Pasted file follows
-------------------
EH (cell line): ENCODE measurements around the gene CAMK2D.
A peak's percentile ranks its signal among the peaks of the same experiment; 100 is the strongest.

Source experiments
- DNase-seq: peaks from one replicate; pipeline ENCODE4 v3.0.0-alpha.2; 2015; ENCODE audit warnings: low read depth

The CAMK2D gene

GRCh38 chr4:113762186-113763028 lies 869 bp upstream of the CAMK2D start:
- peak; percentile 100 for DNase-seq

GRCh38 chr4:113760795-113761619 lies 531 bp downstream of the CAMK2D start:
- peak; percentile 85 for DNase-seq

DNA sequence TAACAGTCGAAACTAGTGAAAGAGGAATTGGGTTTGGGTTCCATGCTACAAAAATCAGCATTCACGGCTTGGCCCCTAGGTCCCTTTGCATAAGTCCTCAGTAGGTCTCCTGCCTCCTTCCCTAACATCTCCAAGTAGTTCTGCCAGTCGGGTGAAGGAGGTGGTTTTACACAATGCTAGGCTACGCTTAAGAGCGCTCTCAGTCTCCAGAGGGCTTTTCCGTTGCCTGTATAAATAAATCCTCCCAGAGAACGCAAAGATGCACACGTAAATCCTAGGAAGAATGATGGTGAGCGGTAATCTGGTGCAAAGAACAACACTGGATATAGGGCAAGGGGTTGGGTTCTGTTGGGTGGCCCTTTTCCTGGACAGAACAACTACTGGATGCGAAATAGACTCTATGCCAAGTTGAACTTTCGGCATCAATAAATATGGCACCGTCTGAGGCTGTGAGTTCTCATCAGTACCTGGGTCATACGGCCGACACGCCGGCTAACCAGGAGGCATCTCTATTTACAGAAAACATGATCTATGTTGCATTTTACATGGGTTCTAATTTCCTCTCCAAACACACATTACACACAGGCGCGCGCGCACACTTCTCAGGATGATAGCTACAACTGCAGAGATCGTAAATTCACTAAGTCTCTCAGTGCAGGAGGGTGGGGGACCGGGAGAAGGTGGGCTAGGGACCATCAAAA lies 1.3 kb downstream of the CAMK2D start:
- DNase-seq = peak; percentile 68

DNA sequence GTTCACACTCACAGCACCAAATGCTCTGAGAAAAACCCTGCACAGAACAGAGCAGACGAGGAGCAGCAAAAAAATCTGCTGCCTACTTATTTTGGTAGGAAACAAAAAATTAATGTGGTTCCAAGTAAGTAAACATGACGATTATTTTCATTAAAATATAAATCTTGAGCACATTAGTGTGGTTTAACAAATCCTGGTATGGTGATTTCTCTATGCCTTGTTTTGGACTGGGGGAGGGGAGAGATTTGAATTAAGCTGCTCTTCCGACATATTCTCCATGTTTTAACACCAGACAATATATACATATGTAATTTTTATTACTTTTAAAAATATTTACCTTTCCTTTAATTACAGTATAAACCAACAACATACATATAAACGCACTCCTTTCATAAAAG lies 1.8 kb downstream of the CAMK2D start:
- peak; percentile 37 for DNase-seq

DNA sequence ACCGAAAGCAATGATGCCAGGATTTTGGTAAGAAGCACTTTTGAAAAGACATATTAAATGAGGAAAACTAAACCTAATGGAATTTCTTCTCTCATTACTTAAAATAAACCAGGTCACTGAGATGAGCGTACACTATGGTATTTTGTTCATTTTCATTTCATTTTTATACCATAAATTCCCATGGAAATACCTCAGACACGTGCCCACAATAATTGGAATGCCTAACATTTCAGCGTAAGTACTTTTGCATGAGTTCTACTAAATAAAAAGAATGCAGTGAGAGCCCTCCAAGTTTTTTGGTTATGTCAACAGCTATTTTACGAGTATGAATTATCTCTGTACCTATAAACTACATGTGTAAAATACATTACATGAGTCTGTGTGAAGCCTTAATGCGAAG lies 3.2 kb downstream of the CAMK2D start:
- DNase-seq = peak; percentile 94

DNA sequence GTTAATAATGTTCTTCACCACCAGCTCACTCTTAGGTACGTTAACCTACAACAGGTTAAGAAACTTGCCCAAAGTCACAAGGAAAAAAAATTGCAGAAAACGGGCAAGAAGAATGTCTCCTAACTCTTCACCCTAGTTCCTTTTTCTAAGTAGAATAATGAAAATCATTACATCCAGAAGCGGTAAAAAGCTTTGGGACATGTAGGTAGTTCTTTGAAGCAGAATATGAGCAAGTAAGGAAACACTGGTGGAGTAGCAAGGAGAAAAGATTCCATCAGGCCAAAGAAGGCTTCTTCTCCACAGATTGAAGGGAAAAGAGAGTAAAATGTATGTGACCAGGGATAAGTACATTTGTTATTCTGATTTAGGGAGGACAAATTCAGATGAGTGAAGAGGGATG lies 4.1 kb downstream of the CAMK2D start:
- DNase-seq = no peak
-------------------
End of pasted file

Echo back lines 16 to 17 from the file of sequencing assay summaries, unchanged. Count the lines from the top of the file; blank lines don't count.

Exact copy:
DNA sequence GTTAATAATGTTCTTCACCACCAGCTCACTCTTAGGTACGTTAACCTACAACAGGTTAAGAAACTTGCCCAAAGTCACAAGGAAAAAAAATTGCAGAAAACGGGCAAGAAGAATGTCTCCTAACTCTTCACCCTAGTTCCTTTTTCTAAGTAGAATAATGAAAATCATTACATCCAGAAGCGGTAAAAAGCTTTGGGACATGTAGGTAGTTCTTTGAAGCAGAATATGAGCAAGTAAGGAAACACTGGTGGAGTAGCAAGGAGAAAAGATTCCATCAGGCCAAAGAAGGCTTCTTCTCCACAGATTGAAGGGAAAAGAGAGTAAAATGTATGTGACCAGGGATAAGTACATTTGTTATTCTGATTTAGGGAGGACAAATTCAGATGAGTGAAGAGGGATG lies 4.1 kb downstream of the CAMK2D start:
- DNase-seq = no peak